Researchers from University College Cork (UCC) are involved in a consortium that has been awarded €1.6m under the EU’s FP7 programme to develop new low-powered and environmentally friendly chips with the aim of prolonging the life of batteries used in mobile phones and mobile computing devices.
The project, known as project i-RISC (Innovative Reliable Chip Designs from Unreliable Components) will run until 2016.
The aim will be to pioneer a new chip to help a mobile device last much longer using the same battery before it needs to be re-charged.
Another goal will be to create instances where battery re-charging is not required and instead replaced by a perennial energy harvester.
UCC will be collaborating on the project with researchers from the Commissariat à l’Energie Atomique et aux Energies Alternatives in France; Ecole Nationale Supérieure de l’Electronique et de ses Applications in France; Technische Universiteit Delft in The Netherlands; Universitatea Politehnica Timisoara in Romania and University of Niš in Serbia.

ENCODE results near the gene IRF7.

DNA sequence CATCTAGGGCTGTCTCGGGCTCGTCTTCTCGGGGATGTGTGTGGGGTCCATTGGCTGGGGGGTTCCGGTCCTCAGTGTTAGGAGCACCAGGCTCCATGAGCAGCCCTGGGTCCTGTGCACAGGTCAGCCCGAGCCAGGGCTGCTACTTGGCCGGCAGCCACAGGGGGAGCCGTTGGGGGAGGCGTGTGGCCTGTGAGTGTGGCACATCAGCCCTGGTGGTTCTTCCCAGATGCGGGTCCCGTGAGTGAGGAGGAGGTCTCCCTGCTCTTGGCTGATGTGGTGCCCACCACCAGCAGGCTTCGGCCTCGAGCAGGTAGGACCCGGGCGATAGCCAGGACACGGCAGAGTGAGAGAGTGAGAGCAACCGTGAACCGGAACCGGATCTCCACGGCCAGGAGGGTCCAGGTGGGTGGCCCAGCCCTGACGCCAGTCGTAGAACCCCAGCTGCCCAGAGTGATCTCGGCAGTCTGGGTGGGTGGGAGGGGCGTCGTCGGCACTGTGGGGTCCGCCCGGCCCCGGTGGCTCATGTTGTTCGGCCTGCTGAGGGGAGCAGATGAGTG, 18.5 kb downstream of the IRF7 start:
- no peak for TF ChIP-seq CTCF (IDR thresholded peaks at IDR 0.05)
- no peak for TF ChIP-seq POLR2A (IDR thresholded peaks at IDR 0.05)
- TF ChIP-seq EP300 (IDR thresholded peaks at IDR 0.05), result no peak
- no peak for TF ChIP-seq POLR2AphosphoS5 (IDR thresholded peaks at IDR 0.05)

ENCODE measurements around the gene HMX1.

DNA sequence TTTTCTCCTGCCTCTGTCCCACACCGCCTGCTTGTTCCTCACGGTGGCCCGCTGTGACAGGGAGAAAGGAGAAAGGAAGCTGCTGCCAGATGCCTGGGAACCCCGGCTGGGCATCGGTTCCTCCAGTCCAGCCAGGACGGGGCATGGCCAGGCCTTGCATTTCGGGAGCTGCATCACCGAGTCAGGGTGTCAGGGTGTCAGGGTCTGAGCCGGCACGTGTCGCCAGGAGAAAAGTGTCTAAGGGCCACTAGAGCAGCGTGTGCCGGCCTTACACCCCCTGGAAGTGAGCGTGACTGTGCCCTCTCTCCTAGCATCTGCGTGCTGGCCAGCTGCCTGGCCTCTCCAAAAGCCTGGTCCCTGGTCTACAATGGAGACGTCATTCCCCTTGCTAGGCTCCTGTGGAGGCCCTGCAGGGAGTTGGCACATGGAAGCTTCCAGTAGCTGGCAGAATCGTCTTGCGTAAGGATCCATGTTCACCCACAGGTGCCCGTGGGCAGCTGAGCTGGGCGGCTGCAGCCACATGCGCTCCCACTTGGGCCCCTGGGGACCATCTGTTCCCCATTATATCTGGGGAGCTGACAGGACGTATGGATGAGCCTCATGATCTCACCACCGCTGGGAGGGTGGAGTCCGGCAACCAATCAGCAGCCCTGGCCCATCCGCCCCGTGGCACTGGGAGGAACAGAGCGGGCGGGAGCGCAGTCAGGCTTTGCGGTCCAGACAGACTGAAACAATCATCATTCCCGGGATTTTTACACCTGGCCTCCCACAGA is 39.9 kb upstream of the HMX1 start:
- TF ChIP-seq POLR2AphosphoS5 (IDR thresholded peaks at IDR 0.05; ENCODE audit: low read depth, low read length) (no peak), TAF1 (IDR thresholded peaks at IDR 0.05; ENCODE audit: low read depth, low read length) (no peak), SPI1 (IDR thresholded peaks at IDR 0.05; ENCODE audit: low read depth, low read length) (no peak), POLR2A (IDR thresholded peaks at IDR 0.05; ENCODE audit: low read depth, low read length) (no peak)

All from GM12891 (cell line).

The research at UCC will be led by Dr Emanuel Popovici from the Department of Electrical and Electronic Engineering.
According to the researchers, one of the challenges for the next generation of electronic circuit design is to develop innovative solutions that allow reliable circuits to be designed from low-powered unreliable components.
The project will combine the theories of the mathematician, philosopher and logician George Boole (1815-1864), who is renowned for being the originator of Boolean algebra. His Boolean logic is often regarded as being at the foundation for digital computing systems. Boole was also the first maths professor at UCC.
The researchers will also draw upon the work of Claude Shannon (1916-2001), the mathematician and engineer who is often termed the ‘father of information theory’.
“We are proud to be part of this major project which seeks to expand the logic theory for future generations’ digital integrated circuits," said Popovici.
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